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Old December 5, 2011, 11:03 AM   #1
C0untZer0
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Gun Trafficking Prevention Act

http://online.wsj.com/article/AP5ab8...feab29b41.html

I believe it was first brought forth in 2009.

http://www.youtube.com/watch?v=myhUVlTrkZg

So now it's back...

http://www.capitalnewyork.com/articl...-push-gun-bill
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Old December 5, 2011, 11:10 AM   #2
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If recent events are any indication, the agency involved with oversight of that activity is doing about as much of it as anybody.
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Old December 5, 2011, 11:11 AM   #3
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I am waiting to hear the same people who said 822 is all good and don't worry about "state's rights" say of the Gun Trafficking Prevention Act: "Hey - the feds can't do that! they're violating state's rights !"
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Old December 5, 2011, 11:59 AM   #4
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Not to defend the bill (Heaven forbid!), but how does the Gun Trafficking Prevention Act interfere with State's Rights?
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Old December 5, 2011, 12:03 PM   #5
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Has she introduced a bill?

what is the title and number?

If you provide that information, I will contact my Congressman and sentators expressing my displeasure.
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Old December 5, 2011, 12:12 PM   #6
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If I buy a gun, I do it legally. So how does this even affect me? The only thing I saw is if a dealer at a show sells an illegal gun, the gun show organizer can be held liable? Not sure what the reference to HR822 has to do with it though. Umm..just a thought..don't buy illegal guns and you don't have to worry about it.
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Old December 5, 2011, 12:37 PM   #7
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Right now, most of the laws regarding sales at gun shows are state laws. For example, in New York, private sales at gun shows are illegal. Through a sting, the NYAG demonstrated that NY law was sometimes being violated, so instead of toughening NY's already tough law, the NY crowd is just taking it national.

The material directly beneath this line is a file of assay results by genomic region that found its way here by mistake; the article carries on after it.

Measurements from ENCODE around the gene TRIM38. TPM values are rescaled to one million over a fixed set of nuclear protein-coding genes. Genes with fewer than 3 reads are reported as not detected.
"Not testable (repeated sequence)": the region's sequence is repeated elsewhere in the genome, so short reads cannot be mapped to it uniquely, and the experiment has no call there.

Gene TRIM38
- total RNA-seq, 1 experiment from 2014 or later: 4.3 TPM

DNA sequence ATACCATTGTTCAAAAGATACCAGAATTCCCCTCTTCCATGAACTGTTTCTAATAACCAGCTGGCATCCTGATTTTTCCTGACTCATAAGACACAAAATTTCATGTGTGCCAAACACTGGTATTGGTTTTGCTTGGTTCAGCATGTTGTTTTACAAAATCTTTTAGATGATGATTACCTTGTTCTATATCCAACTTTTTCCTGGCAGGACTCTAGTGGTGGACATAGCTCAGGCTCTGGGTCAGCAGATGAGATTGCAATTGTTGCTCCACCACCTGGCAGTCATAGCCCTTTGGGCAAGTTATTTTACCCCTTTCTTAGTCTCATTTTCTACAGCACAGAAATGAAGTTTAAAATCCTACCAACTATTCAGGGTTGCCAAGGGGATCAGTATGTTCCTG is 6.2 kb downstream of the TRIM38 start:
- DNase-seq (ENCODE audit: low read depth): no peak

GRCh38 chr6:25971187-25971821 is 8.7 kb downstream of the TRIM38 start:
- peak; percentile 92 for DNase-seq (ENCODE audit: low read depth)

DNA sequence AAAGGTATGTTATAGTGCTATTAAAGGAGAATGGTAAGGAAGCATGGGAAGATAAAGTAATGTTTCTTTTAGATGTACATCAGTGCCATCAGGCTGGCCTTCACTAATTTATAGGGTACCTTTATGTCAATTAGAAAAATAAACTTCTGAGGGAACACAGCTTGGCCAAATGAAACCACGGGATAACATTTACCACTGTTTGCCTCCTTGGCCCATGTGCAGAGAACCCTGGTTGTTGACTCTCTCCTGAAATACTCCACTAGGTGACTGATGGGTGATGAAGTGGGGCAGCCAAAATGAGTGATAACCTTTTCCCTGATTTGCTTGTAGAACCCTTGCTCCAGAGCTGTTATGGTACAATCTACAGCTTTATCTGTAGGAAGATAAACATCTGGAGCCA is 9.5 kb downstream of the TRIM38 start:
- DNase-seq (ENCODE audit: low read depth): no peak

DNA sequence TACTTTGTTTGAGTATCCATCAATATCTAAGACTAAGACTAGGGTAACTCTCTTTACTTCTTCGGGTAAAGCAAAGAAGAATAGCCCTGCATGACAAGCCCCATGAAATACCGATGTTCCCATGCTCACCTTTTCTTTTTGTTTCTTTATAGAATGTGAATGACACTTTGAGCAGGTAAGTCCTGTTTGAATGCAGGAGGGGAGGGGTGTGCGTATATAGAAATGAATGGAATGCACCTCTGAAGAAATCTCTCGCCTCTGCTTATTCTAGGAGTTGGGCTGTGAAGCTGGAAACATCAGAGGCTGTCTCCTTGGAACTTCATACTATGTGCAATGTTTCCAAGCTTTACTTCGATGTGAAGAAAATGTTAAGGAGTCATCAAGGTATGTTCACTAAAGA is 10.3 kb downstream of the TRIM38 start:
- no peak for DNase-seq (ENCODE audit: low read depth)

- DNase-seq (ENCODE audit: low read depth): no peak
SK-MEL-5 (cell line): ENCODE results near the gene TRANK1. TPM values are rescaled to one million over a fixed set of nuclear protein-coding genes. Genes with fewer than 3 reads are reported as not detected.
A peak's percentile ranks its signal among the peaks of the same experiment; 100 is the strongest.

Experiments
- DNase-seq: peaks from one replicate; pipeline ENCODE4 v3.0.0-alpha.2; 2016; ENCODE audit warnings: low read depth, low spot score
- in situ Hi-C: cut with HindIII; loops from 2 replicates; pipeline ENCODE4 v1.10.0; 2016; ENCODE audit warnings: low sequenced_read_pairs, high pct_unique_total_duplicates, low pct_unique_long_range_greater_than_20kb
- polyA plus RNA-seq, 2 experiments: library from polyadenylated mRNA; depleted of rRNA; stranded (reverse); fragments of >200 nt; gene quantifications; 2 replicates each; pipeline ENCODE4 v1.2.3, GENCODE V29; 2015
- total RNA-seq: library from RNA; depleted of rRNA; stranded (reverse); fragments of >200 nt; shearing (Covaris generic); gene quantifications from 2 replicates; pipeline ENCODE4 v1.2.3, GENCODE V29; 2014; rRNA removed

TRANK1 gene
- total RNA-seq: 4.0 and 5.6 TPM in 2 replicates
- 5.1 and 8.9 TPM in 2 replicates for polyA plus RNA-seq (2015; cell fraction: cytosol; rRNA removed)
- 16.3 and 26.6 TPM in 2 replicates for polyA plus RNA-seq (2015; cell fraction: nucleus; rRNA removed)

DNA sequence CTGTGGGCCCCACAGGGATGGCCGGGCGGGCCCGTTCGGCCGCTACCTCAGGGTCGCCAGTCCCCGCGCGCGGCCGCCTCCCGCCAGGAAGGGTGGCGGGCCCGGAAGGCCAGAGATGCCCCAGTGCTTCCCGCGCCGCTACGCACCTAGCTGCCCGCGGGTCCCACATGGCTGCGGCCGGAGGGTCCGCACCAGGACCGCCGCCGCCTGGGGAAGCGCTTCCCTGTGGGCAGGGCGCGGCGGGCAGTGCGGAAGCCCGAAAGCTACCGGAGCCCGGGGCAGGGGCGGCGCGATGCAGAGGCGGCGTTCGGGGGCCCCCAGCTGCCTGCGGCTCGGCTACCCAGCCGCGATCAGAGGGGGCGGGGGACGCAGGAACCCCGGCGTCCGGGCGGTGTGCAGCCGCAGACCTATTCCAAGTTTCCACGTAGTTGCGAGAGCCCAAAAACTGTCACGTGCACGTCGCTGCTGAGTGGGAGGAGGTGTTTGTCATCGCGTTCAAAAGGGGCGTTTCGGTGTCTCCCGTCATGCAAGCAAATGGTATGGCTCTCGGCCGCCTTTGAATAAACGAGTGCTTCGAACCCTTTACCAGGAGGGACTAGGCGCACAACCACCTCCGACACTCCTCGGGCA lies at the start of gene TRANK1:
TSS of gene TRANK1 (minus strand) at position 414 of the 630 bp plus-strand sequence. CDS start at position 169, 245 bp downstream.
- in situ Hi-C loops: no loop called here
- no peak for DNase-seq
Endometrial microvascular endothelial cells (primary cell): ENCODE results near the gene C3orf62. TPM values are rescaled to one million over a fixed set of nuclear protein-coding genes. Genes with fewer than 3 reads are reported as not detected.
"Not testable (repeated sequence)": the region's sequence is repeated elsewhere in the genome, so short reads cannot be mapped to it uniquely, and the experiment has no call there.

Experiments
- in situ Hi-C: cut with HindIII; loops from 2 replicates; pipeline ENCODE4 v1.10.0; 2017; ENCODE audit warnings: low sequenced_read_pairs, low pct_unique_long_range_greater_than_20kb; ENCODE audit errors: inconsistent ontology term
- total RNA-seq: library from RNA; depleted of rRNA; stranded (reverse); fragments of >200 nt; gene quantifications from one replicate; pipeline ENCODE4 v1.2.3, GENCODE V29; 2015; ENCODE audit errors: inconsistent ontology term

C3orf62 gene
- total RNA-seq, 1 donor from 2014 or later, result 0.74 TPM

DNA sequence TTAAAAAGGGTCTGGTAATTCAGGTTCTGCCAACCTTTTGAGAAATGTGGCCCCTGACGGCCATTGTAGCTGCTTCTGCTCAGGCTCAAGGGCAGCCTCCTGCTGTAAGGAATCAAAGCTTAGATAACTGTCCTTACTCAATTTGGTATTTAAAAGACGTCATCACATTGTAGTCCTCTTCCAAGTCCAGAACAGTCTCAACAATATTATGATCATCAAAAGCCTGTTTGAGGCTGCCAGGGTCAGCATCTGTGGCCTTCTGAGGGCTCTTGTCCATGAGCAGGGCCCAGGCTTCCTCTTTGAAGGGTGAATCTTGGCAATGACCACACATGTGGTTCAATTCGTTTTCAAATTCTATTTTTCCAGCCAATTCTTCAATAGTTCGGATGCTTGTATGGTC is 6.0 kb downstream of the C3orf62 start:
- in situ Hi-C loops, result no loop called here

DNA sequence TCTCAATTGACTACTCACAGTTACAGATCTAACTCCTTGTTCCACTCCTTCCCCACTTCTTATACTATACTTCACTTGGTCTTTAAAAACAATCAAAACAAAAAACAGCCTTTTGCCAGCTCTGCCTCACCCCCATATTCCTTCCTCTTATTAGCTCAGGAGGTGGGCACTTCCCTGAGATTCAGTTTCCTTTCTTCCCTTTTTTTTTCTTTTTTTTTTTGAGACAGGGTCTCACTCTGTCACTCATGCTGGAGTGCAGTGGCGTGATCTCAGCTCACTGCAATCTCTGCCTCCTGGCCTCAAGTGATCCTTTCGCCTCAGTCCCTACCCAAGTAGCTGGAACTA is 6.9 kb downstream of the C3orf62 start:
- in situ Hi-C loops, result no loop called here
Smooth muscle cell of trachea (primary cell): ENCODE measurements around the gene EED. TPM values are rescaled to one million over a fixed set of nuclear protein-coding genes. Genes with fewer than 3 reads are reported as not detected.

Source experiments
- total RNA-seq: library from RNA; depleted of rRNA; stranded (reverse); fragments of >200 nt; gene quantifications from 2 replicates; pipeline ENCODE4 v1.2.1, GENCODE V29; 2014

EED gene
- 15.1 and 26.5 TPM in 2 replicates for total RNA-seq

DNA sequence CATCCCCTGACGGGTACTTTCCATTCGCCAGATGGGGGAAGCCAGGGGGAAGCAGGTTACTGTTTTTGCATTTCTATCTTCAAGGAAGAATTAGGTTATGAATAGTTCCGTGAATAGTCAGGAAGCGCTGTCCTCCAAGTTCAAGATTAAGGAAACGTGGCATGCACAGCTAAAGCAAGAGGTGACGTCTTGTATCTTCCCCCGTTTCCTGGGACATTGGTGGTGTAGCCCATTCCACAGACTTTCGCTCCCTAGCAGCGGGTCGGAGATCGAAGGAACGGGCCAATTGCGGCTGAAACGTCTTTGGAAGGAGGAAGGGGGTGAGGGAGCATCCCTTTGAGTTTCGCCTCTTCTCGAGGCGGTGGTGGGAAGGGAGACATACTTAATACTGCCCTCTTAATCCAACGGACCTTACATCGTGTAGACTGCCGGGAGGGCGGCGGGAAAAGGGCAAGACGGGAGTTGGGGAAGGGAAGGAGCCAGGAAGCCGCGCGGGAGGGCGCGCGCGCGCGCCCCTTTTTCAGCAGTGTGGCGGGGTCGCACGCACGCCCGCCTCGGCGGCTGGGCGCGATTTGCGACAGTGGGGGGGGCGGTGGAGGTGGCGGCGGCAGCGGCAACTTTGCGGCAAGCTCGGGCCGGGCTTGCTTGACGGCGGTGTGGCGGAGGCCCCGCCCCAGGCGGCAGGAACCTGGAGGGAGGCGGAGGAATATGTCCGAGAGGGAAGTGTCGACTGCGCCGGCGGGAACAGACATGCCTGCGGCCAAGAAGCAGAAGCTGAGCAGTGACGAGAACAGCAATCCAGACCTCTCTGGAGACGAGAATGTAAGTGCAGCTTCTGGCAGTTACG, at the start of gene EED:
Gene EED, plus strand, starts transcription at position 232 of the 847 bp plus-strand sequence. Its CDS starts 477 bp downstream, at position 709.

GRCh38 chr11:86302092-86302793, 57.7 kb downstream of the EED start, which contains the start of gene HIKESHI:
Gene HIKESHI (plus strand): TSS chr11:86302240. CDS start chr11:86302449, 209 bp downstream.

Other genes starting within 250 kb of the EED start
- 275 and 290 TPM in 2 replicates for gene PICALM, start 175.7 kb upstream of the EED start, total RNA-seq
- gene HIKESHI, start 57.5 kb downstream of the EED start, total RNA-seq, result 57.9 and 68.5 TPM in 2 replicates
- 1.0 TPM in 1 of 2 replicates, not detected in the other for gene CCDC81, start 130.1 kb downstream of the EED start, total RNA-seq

I don't think this law is going anywhere, but if it were to become law, it would impose FEDERAL law and regulations on all gun shows across the country.
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Old December 5, 2011, 12:47 PM   #8
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But, as it pertains to something illegal, who cares whether it is state or fed??
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Old December 5, 2011, 01:00 PM   #9
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This is the from the press release that accompanied the bill in 2009:

1) Empower federal law enforcement to investigate and prosecute gun traffickers and their entire criminal networks, (while protecting responsible, law-abiding gun owners).

2)Second, the legislation establishes stiff penalties that are a much-needed deterrent to gun trafficking. Under this bill, traffickers could face up to 20 years in prison and be fined a significant sum of money.

The bill also treats individuals engaged in a conspiracy to traffic guns the same as those who actually traffick a gun. Individuals who engage in the conspiracy are subject to the same punishment as those who physically sell and receive the illegal guns.


3) The U.S. Attorney General and the Bureau of Alcohol, Tobacco, Firearms and Explosives (ATF) are empowered to impose heightened restrictions, levy tough financial penalties, and suspend or revoke the license of any corrupt gun dealer. Corrupt gun dealers will be subject to a license suspension of up to six months and a fine of up to $2,500 per violation. This is the first time that the levying of civil penalties will be widely available as a deterrent for corrupt gun dealers.

The Attorney General is given the authority to identify and impose special restrictions on high-risk gun dealers, which could include dealers who have been unable to trace guns as required by federal law or who report significant or frequent inventory losses or thefts, among other criteria.

4) The bill provides ATF with the resources that it needs to inspect all federally licensed gun dealers and further investigate high-risk gun dealers. Federal law currently allows ATF to conduct annual inspections of all federally licensed dealers, but with the current lack of resources and funding it would take the bureau between seven and ten years to properly inspect every licensed dealer in the country. This allows corrupt dealers to go for many years without being suspected or caught.


.

Last edited by C0untZer0; December 5, 2011 at 01:09 PM.
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Old December 5, 2011, 01:06 PM   #10
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The re-introduced bill will have a new number since this is a new session of congress, but here is the full text of the previous bill:

http://www.govtrack.us/congress/bill...bill=s111-2878